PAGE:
Current Research

As a political and social scientist I study the underlying causality of political and collective behavior to understand why and how special interest groups become policy demanders. To pursue my research I employ quantitative and computational methodologies, field research, both physical and virtual, and content analysis.

My research builds on the extant literature in political behavior to generate insight into previously unexamined topics, contribute to emerging theory, and inform discussions of special interest groups and their impact on policy and political processes.

Movement Elites & Communication
My first project asks: do movement elites use affect to motivate political participation? I address this question by examining how affect is used in an interest group periodical, the Gay Community News. While much of the existing literature on affect in political and social movements confirms the existence of affect in activism and its strategic deployment in political organizing, little work explicates the role affect plays in the formation of political claims or its use as a tactic to potentially motivate political participation. 

Using content analysis to extract measures of affect, frame, and type of claim, I find that contrary to traditional wisdom, affect, specifically anger emotions, are not a relevant factor in calls to action. While examining affect in a special interest group periodical does not reveal the affective nature of occurred participation, it does reveal if and how affect was deployed through intentional framing in an attempt to achieve collective goals. 

To that end, I make the case that anger emotions are present in political writing in a special interest periodical, but that anger is not deployed intentionally in calls to action and like other affective modes, is an ephemeral and ubiquitous component of interest group communication. 

Political Activism
My second project addresses the neglected `B' in LGBTQ (lesbian, gay, bisexual, transgender, queer). Sexuality is largely seen through a binary lens - straight or not - and research has often placed bisexuality in the ``not straight" group. Contestation over priorities and strategies occurs between the factions of the lesbian, gay, bisexual,transgender, and queer movement. The `B' is treated as if it were silent. Bisexual movement priorities have often been presented as little more than demands for acceptance from the other members of the LGBTQ community. 

The now accepted paradigm is one where bisexuals are not politically active and move between the uncontested, heterosexual realm and the roster of demands from the ``not straight" world. In my research, I present evidence of a politically active and astute bisexual community that is nested, not in the traditionally defined LGBTQ movement, but rather in the Polyamory and BDSM communities.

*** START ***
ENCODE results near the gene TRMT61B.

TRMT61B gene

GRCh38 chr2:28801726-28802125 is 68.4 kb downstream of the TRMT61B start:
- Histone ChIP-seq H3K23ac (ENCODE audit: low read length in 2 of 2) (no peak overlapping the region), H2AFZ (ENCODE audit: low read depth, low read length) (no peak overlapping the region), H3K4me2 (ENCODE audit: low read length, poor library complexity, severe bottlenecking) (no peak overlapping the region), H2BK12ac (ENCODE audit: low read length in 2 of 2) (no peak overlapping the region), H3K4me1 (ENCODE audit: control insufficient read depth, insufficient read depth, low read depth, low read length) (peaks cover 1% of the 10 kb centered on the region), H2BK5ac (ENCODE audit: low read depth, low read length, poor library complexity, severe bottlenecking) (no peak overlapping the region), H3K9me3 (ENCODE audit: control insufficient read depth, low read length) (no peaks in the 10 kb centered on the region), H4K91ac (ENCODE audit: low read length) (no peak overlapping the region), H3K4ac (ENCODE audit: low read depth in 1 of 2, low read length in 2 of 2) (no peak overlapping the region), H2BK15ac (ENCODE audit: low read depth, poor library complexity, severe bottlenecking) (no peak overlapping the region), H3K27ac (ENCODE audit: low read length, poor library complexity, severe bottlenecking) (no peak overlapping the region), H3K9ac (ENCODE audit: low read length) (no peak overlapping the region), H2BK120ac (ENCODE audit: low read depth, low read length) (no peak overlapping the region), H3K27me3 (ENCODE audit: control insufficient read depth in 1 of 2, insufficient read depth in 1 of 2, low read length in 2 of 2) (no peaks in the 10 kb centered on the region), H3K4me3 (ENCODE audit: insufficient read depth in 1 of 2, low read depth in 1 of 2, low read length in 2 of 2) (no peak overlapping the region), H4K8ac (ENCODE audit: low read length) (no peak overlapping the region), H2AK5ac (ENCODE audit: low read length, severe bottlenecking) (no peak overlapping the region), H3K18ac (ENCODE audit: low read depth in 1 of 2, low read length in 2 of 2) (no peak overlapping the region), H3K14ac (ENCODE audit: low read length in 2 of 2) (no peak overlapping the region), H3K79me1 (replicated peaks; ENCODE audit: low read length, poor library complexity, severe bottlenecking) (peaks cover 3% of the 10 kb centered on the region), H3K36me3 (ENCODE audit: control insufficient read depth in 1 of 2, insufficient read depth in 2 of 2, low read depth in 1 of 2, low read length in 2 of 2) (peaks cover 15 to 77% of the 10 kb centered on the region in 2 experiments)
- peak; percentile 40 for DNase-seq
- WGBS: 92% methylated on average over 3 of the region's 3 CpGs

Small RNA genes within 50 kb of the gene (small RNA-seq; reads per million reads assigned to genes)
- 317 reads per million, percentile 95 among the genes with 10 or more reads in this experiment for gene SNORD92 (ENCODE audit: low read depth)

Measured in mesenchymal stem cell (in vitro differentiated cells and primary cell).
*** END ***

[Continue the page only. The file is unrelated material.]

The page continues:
Using survey data and in depth open-ended questions, I find that self-described bisexuals comprise up to one-half of the polyamory community and perhaps as much as two-thirds of the BDSM community. These communities are politically aware and politically active, and the bisexuals within them have specific claims and strategic preferences. 

Future Research

My future research will seek to create and analyze logical and predictive models of political behavior in order to determine how special interest groups become policy demanders. My future research is motivated by the question: How do policy demanding groups move political systems in their favor in order to rectify perceived injustices? 

Furthermore, related questions that I am interested in investigating pertain to how interest group activity is confined to political parties and to what extent do they influence political parties in direct ways such as petitions, social activism, and professional lobbying? How do interest groups work within parties to achieve goals? How do interest groups choose to directly engage the political system and parties rather than achieve change through purely social activism? How do internal decision-making processes affect the success of a movement and can certain mathematical models determine a group's future success?


tl;dr:  I have many interests but I focus on special interest groups, political & social movements, and political activism. Methodologically, I am interested in combining qualitative evidence with formal modeling and quantitative approaches.